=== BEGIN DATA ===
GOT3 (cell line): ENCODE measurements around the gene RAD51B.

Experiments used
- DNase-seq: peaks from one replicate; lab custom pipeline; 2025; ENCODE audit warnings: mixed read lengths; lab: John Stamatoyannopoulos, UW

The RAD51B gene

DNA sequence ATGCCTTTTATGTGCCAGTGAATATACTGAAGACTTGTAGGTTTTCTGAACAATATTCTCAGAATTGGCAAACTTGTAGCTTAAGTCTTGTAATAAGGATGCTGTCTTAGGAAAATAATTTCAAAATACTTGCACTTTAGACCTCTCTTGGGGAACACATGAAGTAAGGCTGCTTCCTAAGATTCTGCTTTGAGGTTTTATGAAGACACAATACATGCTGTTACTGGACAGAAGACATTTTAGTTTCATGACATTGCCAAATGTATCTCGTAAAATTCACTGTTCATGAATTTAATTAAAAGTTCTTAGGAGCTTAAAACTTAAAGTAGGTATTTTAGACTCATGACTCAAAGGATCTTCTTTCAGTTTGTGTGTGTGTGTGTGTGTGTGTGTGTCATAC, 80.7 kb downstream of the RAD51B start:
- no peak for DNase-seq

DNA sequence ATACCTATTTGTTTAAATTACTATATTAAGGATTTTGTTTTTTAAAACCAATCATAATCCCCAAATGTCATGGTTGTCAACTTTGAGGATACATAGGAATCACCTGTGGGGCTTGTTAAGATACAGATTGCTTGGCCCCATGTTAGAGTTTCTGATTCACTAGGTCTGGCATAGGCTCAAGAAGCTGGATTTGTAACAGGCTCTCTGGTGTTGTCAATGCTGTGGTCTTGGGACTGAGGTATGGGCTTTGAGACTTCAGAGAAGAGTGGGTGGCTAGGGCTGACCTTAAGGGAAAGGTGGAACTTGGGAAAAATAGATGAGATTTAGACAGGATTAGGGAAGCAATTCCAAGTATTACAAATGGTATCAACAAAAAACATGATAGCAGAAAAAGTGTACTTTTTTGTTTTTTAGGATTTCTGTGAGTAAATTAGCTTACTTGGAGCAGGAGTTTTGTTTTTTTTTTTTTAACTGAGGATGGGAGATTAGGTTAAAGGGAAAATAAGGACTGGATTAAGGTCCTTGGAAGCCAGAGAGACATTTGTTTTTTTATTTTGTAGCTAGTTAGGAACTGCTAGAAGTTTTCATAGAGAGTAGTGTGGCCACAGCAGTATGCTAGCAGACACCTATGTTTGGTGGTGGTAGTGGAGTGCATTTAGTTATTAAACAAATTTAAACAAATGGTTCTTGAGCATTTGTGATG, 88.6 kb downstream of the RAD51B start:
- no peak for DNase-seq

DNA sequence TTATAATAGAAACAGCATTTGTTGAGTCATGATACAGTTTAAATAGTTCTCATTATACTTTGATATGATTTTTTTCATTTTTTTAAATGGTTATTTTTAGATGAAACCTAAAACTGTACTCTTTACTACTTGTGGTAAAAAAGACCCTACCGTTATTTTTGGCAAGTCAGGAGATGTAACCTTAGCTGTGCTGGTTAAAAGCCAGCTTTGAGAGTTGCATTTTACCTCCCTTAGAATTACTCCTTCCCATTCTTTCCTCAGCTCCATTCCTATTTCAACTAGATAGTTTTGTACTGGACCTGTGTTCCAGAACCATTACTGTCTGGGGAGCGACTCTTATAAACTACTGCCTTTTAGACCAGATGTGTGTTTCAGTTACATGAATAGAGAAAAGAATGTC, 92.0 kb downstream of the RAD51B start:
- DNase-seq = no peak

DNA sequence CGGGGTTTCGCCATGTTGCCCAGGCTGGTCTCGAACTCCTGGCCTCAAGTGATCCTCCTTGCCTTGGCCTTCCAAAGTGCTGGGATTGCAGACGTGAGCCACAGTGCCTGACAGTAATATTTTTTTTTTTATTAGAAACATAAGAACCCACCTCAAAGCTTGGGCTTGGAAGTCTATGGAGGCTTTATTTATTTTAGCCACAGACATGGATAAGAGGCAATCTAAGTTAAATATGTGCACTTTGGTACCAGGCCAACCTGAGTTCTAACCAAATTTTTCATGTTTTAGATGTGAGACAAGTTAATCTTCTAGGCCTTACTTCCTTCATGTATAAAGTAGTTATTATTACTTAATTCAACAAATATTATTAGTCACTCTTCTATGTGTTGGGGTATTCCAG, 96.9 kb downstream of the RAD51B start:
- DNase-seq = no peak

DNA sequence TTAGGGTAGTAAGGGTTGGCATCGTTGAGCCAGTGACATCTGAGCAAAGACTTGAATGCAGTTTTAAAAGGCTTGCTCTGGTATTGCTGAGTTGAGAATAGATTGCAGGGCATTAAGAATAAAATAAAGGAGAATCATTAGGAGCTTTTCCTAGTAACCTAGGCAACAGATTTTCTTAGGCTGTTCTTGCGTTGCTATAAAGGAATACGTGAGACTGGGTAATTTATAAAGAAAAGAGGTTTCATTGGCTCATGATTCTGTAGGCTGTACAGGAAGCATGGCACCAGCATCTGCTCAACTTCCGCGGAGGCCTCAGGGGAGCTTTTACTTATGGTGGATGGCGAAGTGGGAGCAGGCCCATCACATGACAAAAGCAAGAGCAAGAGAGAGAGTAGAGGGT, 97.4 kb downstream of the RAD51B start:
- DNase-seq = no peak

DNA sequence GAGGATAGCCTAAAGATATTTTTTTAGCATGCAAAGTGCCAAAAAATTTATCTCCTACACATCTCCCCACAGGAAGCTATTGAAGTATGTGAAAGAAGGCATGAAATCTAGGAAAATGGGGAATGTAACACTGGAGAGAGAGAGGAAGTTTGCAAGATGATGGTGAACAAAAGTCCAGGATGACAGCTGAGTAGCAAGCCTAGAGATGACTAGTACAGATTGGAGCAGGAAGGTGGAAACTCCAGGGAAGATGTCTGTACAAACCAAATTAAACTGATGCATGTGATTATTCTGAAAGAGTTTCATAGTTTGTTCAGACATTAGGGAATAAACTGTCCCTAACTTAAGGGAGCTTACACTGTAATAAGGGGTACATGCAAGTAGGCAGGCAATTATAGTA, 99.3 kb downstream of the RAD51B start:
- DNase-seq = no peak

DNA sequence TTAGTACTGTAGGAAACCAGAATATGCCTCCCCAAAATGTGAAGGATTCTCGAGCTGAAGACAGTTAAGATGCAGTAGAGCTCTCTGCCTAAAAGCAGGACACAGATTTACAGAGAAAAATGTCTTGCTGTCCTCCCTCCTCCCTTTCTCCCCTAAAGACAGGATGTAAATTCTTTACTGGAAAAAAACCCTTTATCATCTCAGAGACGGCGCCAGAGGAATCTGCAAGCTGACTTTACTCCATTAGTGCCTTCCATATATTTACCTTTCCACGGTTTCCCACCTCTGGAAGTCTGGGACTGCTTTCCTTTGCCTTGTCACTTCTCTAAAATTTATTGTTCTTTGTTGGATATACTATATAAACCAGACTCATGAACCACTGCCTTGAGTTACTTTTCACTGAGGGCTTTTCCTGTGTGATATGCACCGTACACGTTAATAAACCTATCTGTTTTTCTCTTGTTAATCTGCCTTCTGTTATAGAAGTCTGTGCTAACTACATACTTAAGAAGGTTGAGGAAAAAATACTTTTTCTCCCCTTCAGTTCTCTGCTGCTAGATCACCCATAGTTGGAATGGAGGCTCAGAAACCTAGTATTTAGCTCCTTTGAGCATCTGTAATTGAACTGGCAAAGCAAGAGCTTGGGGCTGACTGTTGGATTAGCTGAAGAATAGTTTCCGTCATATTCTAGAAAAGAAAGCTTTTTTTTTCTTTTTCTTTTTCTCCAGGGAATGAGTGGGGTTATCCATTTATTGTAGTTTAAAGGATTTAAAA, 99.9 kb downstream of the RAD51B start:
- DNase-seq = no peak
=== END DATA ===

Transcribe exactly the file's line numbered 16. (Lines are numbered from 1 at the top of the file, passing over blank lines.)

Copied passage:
- DNase-seq = no peak